Perisylvian white matter connectivity in the human right hemisphere
© Gharabaghi et al; licensee BioMed Central Ltd. 2009
Received: 10 December 2008
Accepted: 03 March 2009
Published: 03 March 2009
By using diffusion tensor magnetic resonance imaging (DTI) and subsequent tractography, a perisylvian language network in the human left hemisphere recently has been identified connecting Brocas's and Wernicke's areas directly (arcuate fasciculus) and indirectly by a pathway through the inferior parietal cortex.
Applying DTI tractography in the present study, we found a similar three-way pathway in the right hemisphere of 12 healthy individuals: a direct connection between the superior temporal and lateral frontal cortex running in parallel with an indirect connection. The latter composed of a posterior segment connecting the superior temporal with the inferior parietal cortex and an anterior segment running from the inferior parietal to the lateral frontal cortex.
The present DTI findings suggest that the perisylvian inferior parietal, superior temporal, and lateral frontal corticies are tightly connected not only in the human left but also in the human right hemisphere.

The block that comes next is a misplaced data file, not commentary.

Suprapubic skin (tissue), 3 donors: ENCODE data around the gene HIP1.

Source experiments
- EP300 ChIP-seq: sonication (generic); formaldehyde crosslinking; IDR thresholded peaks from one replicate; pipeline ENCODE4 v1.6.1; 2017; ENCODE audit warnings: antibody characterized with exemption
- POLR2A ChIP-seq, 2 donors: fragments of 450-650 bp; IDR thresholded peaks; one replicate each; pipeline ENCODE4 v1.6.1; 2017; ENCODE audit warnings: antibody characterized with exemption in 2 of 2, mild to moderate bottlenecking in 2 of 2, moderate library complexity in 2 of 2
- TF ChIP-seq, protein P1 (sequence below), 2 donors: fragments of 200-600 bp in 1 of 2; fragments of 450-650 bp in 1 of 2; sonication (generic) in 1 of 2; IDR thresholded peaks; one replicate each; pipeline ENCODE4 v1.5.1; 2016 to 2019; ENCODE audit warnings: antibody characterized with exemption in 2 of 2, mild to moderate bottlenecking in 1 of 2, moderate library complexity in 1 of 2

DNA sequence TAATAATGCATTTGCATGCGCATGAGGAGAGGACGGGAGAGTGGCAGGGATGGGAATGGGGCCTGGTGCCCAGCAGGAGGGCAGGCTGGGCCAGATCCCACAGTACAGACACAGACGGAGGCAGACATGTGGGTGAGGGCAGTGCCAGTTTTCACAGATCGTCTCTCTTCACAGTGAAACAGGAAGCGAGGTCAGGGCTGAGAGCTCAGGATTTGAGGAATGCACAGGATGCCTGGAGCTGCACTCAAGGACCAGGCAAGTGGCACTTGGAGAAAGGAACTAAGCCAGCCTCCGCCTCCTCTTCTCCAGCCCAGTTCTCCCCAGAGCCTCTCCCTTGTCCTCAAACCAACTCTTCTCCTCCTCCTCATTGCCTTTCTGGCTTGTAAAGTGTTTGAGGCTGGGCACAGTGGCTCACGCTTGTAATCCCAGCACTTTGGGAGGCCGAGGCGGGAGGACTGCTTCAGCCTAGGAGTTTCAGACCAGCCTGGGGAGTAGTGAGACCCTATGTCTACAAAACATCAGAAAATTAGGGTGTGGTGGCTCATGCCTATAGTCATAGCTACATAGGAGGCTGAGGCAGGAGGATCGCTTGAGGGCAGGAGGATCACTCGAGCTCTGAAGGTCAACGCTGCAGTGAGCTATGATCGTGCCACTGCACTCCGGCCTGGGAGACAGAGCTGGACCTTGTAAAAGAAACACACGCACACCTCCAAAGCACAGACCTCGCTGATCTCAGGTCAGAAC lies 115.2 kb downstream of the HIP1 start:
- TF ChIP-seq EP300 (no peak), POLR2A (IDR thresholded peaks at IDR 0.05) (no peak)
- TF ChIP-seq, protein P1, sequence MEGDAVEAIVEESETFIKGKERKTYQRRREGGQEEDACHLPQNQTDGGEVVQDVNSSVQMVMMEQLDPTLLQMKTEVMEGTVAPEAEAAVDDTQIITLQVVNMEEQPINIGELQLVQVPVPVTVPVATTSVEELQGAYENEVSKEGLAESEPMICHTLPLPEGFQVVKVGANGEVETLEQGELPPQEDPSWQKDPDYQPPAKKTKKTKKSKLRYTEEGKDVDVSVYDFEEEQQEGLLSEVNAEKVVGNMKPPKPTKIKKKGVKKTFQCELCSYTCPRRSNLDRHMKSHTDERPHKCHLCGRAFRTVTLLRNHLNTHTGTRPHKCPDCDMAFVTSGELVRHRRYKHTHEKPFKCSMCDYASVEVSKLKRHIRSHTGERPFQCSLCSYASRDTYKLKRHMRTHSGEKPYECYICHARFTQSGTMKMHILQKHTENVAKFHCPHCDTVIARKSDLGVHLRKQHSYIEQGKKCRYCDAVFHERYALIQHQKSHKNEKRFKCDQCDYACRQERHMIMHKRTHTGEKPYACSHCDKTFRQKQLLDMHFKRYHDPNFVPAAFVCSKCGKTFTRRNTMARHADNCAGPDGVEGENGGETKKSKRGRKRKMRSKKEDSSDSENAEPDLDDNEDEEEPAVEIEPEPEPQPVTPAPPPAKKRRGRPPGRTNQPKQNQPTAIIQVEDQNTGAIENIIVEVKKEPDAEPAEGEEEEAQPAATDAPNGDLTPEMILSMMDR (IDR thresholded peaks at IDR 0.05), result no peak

It is well known that some brain functions are asymmetrically represented in the human brain. While an elaborate representation for language has evolved in the human left hemisphere, a neural system involved in spatial orienting and exploration is dominantly represented in the right hemisphere. Recently, Catani and co-workers  re-explored the putative pathways between the perisylvian language areas of the human left hemisphere using diffusion tensor imaging (DTI) tractography. DTI is a technique to identify restricted motion of water molecules, which can be used to assess the in vivo connectivity of human brain areas by quantifying the diffusion characteristics in the white matter . In each magnetic resonance imaging (MRI) voxel, the direction of the fastest diffusion represents the dominant direction of the white matter tracts . Thereby it is possible to obtain estimates of fibre orientation , leading to three-dimensional illustrations of white matter pathways [5–8].